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Minnesota has voting and caucus

By Staff | Feb 16, 2020

OK folks, buckle up and get ready. The political election season has officially begun. I know, I know. You are all saying you thought it actually started a year ago. Democratic presidential hopefuls were making their announcements of their intent to run for office nearly every other day.

Like you, I have totally lost track of how many of them there actually were at one time. And, of course, many of them have dropped out already. Amazingly, our Minnesota Senator, Amy Klobuchar is not one of those who has dropped out, or as many of them say, suspended their campaign. In fact, she seems to be gaining momentum and made a very strong showing in New Hampshire.

If she continues to make a decent showing in the next few primaries, then, whoa, she might be a “contenda.”

I feel a little bad that in my column last week I sort of made a snarky remark about her chances of ever becoming president. The remark had to do with her frequent visits to the Minnesota Newspaper Association Convention as a U.S. Senator, and if she would become president she would be the first U.S. President in modern times to come to the Minnesota Newspaper Convention.

I wrote that her becoming president was “a big, big long shot.” I think now I can remove one of those “bigs” and just say it is a big long shot. At best. But you never know…

That brings up the next point. This year Minnesota is going to have both a caucus (like Iowa) and a primary election (like New Hampshire). Yes, this is something new.

So, the primary presidential election is just what it says, an election to choose Minnesota Democrats and Republicans choices for candidates to be on the November ballot.

That election will be on what is called “Super Tuesday,” on March 3. It is called “Super” because many states will be holding their presidential primaries on that date and a lot of delegates will be chosen that day. Super Tuesday can make or break a candidate.

But, back to Minnesota.

The problem I have with the presidential primary here in our great state, is that when I go to vote, I have to ask for either a Republican ballot or a Democrat ballot.

I guess that part is OK. But then, the county is required to give my name to the political party whose ballot I asked for. That is not OK.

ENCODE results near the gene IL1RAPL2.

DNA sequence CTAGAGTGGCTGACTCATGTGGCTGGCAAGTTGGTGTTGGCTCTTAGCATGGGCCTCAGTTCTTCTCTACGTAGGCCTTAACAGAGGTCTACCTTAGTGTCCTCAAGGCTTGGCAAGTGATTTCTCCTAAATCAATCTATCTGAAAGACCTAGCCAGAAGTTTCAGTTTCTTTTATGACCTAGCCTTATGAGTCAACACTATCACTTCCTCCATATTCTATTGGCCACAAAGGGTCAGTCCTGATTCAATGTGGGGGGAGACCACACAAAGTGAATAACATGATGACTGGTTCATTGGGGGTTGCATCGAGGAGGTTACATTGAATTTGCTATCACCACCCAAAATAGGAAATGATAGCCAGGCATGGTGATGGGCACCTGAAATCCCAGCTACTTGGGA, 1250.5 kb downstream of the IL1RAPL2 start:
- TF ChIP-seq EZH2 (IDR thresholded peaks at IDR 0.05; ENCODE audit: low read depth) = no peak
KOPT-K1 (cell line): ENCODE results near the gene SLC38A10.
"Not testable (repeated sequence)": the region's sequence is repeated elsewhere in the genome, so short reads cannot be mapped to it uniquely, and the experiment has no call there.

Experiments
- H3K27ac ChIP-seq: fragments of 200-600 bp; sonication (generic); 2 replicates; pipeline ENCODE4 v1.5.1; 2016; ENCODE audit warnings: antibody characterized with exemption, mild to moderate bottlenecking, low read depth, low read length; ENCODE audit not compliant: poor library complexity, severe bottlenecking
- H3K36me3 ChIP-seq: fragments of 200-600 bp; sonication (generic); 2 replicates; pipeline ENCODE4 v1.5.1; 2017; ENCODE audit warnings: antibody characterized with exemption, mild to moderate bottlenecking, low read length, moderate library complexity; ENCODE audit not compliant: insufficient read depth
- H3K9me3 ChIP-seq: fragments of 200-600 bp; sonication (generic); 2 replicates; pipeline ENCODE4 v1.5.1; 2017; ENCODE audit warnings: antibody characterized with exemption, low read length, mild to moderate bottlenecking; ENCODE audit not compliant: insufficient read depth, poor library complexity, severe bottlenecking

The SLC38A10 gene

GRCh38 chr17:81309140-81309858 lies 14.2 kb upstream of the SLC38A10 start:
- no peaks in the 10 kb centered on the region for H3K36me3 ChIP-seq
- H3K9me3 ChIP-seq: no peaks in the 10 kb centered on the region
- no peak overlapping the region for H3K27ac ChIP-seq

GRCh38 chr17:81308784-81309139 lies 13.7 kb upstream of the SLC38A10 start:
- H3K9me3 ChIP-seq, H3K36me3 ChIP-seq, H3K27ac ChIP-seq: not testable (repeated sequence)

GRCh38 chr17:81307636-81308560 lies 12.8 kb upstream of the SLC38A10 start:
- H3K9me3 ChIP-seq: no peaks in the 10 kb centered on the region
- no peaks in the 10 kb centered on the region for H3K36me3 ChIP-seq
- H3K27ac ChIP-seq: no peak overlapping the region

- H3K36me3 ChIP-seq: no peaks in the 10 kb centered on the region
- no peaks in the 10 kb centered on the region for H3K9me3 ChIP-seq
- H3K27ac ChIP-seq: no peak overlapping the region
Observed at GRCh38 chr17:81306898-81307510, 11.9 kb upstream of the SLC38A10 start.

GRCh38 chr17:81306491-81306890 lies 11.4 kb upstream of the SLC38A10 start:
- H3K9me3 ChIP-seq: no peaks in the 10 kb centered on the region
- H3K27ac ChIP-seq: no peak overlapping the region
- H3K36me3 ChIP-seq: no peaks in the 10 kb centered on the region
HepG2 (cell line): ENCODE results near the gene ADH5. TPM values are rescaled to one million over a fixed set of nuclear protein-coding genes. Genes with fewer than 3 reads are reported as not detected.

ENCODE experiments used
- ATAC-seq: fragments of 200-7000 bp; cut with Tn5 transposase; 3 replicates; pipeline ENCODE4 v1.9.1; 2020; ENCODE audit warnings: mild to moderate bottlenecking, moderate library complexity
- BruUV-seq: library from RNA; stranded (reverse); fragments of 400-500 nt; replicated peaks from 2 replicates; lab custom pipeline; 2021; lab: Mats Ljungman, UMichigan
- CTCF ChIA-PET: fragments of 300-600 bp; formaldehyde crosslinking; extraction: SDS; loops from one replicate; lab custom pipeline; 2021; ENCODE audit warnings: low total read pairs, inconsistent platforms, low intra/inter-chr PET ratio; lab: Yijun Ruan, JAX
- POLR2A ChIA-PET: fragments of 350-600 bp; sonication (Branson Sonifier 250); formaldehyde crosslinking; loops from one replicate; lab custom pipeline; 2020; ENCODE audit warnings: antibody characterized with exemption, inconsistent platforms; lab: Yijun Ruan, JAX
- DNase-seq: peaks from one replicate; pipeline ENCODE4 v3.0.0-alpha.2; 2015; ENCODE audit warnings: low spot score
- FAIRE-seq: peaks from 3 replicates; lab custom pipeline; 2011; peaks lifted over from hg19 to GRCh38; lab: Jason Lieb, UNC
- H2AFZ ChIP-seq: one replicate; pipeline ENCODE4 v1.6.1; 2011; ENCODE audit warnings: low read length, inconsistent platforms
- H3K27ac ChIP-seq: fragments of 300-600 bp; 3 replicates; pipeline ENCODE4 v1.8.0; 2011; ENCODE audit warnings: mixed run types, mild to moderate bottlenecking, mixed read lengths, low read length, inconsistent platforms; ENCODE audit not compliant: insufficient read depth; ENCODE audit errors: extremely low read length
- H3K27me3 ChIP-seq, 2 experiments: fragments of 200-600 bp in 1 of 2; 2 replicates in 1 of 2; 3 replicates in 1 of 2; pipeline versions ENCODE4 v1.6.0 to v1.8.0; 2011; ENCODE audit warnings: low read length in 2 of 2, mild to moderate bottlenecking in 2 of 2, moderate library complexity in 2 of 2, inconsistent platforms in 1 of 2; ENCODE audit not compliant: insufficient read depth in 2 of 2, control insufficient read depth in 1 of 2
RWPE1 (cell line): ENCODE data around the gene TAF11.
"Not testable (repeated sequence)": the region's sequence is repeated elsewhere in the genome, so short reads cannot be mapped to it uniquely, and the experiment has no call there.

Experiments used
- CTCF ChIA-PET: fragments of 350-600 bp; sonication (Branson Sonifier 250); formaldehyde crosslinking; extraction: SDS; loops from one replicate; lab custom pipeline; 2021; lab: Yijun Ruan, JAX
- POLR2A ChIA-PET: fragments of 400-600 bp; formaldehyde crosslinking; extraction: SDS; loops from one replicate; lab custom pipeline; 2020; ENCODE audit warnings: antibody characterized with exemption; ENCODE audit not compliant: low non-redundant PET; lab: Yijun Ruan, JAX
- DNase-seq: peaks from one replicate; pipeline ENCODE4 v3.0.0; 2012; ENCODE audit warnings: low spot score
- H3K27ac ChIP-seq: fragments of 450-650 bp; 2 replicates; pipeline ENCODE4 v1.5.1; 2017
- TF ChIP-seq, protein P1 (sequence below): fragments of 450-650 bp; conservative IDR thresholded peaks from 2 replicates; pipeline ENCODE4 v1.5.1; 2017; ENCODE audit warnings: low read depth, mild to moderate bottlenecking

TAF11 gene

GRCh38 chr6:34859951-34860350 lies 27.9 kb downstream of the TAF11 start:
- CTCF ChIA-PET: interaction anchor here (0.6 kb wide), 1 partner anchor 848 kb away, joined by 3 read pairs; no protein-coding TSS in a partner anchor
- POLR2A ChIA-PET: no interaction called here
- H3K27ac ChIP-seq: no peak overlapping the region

So maybe that works for those of you out there who are well known Democrats or Republicans. But for some of us, especially in the jobs we have (mine in particular) I would just as soon keep people thinking I am impartial. I also am not keen about getting letters asking for support of one political party or the other.

I understand this issue may go away by the time the next primary election rolls around. I?sure hope it does.

One more point. You can find the presidential primary sample ballots printed on page 13. You will note there is one name on the Republican ballot (Donald J. Trump) and 16 on the DFL ballot, if you count “uncommitted” as a name. Of course, several of those 16 names are candidates who have already quit.

Now on to another point.

In the past, one attended a caucus of the party of your choice and at that caucus you were given a vote on what presidential candidate you liked to have as your party’s choice to be on the ballot.

Some folks think that because this choosing a presidential candidate is being done by ballot on March 3, there won’t be any caucus this year.

But, that is wrong. There will be caucuses held on Tuesday, Feb. 25. The caucus is a time to discuss issues and for choosing local candidates, other than the presidential one.

People attending caucuses can also get elected to be a delegate to the conventions which will be held on the county, district and state levels.

As noted elsewhere in this issue, there are now four announced contenders to be the Republican endorsed candidate for the state House of Representatives District 23A seat being vacated by the retirement of long time legislator Bob Gunther.

That could turn out to be a very interesting contest to watch. And we have not even seen any announcement from a Democrat challenger other than Heather Klassen, the DFL candidate who ran against Gunther two years, saying she will not again this year.

Another interesting race for us to watch will the one for our First District Congressman, who currently is Republican Jim Hagedorn and who is already facing off against Democrat Dan Feehan for a second time.

And, last time it was very, very close.

We will, of course, have our own local elections this fall. However, that local political season is still a few months off before it officially starts.

Thank goodness!